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writ of certiorari

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noun Law.
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Origin of writ of certiorari

First recorded in 1815–25
Dictionary.com Unabridged Based on the Random House Unabridged Dictionary, © Random House, Inc. 2023

MORE ABOUT WRIT OF CERTIORARI

What is a writ of certiorari?

A writ of certiorari is a demand from a higher court to a lower court to transfer the records on a particular case from the lower court to the higher court for review.

The term writ of certiorari, often shortened to just certiorari, is most often used in the context of the United States Supreme Court. This is because the Supreme Court typically uses only the certiorari process to decide which cases it will hear. A lower appellate court may also submit a writ of certiorari, but only a small number of state courts use the term writ of certiorari to refer to this legal act. All petitions for writs of certiorari are based solely on a court’s discretion.

Typically, the loser of a legal case files a petition for a writ of certiorari to a higher court of appeals if they believe the court committed a legal error. The higher court reviews the petition and decides if it will approve or deny it. If approved, the court submits a writ of certiorari to the lower court, which is legally obligated to submit a copy of all records of the previous case to the higher court for review. Once this is done, the appellate court will continue with the usual judiciary process and schedule hearings, oral arguments, and so on.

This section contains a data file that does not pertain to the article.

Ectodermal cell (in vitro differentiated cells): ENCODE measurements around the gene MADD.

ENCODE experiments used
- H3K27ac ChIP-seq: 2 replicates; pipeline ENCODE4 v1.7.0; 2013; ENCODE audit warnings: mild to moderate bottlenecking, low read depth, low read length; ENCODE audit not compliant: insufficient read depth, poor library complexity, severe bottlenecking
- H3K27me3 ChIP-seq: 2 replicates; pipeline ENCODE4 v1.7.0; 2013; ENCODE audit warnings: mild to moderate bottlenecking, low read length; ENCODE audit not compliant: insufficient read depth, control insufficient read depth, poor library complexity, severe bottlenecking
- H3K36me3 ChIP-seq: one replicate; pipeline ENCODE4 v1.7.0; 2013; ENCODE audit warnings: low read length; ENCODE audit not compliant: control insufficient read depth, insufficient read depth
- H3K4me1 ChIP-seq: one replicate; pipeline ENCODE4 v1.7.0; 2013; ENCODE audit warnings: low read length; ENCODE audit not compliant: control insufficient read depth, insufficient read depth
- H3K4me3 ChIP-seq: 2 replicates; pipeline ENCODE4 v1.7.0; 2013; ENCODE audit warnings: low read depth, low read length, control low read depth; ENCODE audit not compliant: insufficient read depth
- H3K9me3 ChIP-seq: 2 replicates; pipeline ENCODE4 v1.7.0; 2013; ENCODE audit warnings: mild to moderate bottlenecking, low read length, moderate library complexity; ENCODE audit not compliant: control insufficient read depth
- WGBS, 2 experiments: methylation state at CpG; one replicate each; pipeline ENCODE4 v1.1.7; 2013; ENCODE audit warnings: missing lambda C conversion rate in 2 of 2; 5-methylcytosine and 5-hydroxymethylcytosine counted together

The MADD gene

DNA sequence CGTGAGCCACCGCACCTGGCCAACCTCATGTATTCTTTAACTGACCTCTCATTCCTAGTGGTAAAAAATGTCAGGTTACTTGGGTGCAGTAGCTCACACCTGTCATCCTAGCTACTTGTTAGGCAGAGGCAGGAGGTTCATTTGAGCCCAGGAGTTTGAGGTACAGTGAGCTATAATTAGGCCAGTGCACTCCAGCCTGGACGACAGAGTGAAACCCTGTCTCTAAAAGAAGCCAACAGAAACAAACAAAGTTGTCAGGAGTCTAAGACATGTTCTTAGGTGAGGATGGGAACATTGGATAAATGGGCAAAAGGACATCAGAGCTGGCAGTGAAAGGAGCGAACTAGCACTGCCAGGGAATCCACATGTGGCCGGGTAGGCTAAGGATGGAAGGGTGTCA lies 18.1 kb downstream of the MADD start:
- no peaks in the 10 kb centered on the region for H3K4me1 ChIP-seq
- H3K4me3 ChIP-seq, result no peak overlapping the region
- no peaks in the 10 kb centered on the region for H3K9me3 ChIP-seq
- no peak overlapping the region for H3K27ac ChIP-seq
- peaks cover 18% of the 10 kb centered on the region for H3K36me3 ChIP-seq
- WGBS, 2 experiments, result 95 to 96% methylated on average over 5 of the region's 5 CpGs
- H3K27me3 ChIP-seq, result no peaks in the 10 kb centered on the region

In most legal districts, the loser of a case has a right to appeal the decision to a higher court. However, this is not true for the Supreme Court, which only reviews a case after approving a petition for a writ of certiorari. This approval requires four justices to agree that the case should be reviewed. According to law, the Supreme Court is not required to explain why it approves or denies a petition. Because of the large number of petitions it receives, the Supreme Court usually only submits a writ of certiorari on cases that present an important constitutional question or that are of considerable interest in regards to federal law.

Where does writ of certiorari come from?

The first records of the term writ of certiorari come from around the 1810s. The term writ refers to a legal order issued by a court, government, or other authoritative body. The term certiorari is Latin and means “to be informed” (literally translating to “to be made surer”). A writ of certiorari, then, is an order by a higher court demanding that a lower court “inform” it of a previous case by transferring the case’s records.

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How is writ of certiorari used in real life?

The term writ of certiorari is most commonly used in the context of the Supreme Court. The Court accepts cases through the certiorari process, which often draws a lot of public attention.

 

 

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A writ of certiorari is issued from a lower court to a higher court.

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